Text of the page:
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Mauritius - Facts for the traveller, when to go, events

Facts for the traveller for Mauritius

An Indian Mauritian lines up for a Pepsi Visas: All visitors are required to have a passport and onward ticket in order to enter the country. Most visitors do not require visas for stays of up to 90 days. Contact a Mauritian embassy prior to your visit.
Health risks: Malaria (There is a slight risk here)
Time: GMT/UTC + 4
Dialling Code: 230
Electricity: 220V or 125V ,50Hz
Weights & measures: Metric

When to Go to Mauritius

Apart from the busy Christmas to New Year period, Mauritius doesn't really have a high or low season. The depths of Mauritian 'winter' occur from July to September, when daytime temperatures drop from sticky to balmy. With less rain and humidity, this is one of the choicest times to visit. Weatherwise, the least agreeable period is from January to April, when the long days can prove too hot and humid for some and the threat of cyclones is in the air. Visitors should be prepared to spend several days cooped up indoors during extra-heavy rains. December through March is the best time for diving, when the waters are at their clearest; June through August is best for surfing; and October through April is excellent for big game fishing, when the large predators feed close to shore.

Mauritius Events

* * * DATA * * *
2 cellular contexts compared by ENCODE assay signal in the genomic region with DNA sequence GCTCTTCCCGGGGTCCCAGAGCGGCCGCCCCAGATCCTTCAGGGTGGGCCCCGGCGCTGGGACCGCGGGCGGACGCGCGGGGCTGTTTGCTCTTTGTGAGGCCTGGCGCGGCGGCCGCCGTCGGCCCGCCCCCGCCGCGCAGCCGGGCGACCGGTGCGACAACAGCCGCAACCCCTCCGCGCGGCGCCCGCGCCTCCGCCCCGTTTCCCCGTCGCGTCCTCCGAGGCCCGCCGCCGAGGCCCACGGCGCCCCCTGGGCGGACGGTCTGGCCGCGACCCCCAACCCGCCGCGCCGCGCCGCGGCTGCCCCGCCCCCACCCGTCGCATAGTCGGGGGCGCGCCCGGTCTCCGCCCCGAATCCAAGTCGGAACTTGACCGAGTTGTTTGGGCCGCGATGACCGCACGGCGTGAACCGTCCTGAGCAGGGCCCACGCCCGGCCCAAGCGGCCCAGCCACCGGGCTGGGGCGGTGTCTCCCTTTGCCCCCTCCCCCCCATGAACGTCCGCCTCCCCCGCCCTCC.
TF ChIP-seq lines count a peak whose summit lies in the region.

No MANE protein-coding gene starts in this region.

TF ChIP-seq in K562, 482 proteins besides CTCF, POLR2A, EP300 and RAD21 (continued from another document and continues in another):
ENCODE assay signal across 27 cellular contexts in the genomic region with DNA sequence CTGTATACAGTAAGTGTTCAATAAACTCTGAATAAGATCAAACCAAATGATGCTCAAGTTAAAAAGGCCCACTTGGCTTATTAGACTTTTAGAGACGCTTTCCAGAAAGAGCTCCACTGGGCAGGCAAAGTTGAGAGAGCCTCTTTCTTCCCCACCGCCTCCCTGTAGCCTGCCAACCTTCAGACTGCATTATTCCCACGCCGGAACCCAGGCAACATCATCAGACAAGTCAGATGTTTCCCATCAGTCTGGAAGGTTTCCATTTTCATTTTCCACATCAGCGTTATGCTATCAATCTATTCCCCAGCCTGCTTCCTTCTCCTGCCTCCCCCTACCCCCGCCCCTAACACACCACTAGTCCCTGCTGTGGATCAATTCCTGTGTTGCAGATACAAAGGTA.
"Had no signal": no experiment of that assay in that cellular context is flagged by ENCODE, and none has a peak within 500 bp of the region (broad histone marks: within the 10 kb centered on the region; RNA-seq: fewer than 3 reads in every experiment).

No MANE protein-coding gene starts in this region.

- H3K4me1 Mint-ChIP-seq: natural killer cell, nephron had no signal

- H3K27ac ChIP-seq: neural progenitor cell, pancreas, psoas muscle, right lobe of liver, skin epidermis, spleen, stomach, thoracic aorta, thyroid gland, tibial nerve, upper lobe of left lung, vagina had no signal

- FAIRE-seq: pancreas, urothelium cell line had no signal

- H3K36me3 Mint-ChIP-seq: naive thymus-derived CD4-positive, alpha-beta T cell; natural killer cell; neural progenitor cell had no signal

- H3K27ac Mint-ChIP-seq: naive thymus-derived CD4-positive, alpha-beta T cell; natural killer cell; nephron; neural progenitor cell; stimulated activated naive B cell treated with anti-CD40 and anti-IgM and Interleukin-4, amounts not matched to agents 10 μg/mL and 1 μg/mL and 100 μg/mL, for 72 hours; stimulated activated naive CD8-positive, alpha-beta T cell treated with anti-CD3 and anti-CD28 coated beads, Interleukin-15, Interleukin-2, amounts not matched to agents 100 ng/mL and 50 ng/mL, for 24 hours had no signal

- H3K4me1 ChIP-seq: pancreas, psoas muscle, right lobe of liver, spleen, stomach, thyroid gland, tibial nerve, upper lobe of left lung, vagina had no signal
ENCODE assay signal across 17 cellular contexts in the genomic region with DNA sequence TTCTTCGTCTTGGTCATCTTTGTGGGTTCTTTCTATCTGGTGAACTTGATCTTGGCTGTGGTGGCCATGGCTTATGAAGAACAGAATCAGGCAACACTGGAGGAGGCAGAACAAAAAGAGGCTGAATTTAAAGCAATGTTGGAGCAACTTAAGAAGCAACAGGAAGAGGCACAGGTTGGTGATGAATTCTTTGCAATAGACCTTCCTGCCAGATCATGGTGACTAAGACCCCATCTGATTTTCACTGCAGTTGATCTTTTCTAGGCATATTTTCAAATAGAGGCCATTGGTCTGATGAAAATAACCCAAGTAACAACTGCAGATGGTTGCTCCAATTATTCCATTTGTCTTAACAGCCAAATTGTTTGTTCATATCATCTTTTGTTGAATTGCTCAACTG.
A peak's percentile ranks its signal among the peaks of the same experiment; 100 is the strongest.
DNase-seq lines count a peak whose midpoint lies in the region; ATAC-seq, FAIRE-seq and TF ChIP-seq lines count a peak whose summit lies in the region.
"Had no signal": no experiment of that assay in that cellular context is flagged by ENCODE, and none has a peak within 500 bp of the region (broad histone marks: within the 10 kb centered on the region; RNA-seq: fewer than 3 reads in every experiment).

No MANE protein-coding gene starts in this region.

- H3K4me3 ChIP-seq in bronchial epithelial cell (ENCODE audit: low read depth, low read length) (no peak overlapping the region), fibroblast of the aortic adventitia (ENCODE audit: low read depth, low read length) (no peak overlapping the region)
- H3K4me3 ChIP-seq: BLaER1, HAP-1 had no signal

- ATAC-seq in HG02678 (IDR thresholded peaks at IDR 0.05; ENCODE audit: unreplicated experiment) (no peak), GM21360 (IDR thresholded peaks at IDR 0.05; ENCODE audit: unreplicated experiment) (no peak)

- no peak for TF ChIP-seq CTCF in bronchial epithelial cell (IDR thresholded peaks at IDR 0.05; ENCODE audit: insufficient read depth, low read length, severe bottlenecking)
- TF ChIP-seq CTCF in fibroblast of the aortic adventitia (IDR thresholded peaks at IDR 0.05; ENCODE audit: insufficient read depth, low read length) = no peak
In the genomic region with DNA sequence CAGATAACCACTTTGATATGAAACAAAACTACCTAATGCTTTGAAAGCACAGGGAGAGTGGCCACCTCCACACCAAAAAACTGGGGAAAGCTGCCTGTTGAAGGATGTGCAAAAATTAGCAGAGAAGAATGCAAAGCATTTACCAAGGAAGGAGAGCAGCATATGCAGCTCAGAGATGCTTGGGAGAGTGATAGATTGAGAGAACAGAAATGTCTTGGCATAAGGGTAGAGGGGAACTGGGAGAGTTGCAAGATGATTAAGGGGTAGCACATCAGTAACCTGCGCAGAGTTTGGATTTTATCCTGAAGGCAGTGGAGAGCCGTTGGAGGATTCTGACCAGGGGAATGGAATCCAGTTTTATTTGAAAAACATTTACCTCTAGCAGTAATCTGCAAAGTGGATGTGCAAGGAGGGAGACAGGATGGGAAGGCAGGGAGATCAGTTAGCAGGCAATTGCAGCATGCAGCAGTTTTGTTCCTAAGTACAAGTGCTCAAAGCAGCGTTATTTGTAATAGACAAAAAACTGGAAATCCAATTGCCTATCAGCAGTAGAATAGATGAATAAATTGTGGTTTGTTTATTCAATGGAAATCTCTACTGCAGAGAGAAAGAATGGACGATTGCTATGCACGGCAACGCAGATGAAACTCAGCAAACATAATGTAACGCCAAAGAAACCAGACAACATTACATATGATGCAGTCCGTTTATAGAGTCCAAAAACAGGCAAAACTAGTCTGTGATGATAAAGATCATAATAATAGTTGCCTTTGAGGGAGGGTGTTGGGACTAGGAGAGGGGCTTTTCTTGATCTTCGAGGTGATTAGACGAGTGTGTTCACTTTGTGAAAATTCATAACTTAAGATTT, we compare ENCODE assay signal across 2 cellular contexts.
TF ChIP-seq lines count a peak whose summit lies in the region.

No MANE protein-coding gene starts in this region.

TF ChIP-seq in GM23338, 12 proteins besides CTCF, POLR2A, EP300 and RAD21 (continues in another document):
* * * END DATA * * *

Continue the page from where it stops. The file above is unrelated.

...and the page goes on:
With its host of cultures and multinational residents, it's no surprise that Mauritius celebrates an equally diverse number of holidays and special events. Teemeedee, a Hindu and Tamil fire-walking ceremony held in honour of various gods, takes place throughout the year but mostly in December and January. Hindus celebrate the major Thaipoosam Cavadee in January or February at temples throughout the island. Look for processions carrying flower-covered wooden arches and pots of milk, with devotees skewering their tongues and cheeks in homage to the second son of Lord Shiva. Around the same time, the resident Tamils mark the end of the harvest season by feeding rice pudding to decorated cows in the festival of Pongal, and Chinese New Year is celebrated with the standard barrage of fireworks and foodstuffs.

Maha Shivaratri occurs over three days in February and March and is the largest and most important Hindu festival outside of India. Most of the island's Hindu population makes a pilgrimage in honour of Lord Shiva to the holy volcanic lake Grand Bassin, where they make food sacrifices and stockpile vessels of the holy water. If you happen upon a celebration of Holi, the Hindu festival of colours, count on a good soaking: exuberant celebrants throw cupfuls of coloured powder and water on anyone in their path sometime in February or March. Independence/Republic Day is 12 March. Similar in intent to the teemeedee celebrations, Hindu and Tamil sword-climbing spectacles take place mostly between April and June. Père Laval Feast Day in September marks the anniversary of the Catholic convert-king's death, and pilgrims come from all over the world to his shrine at Ste-Croix to pray for miracle cures and such.

Muslims celebrate Eid-al-Fitr to mark the end of the fasting month of Ramadan, which is the ninth month of the lunar year. Though the date of Eid-al-Fitr varies from year to year - for the next few years, it's in January and is always a public holiday.

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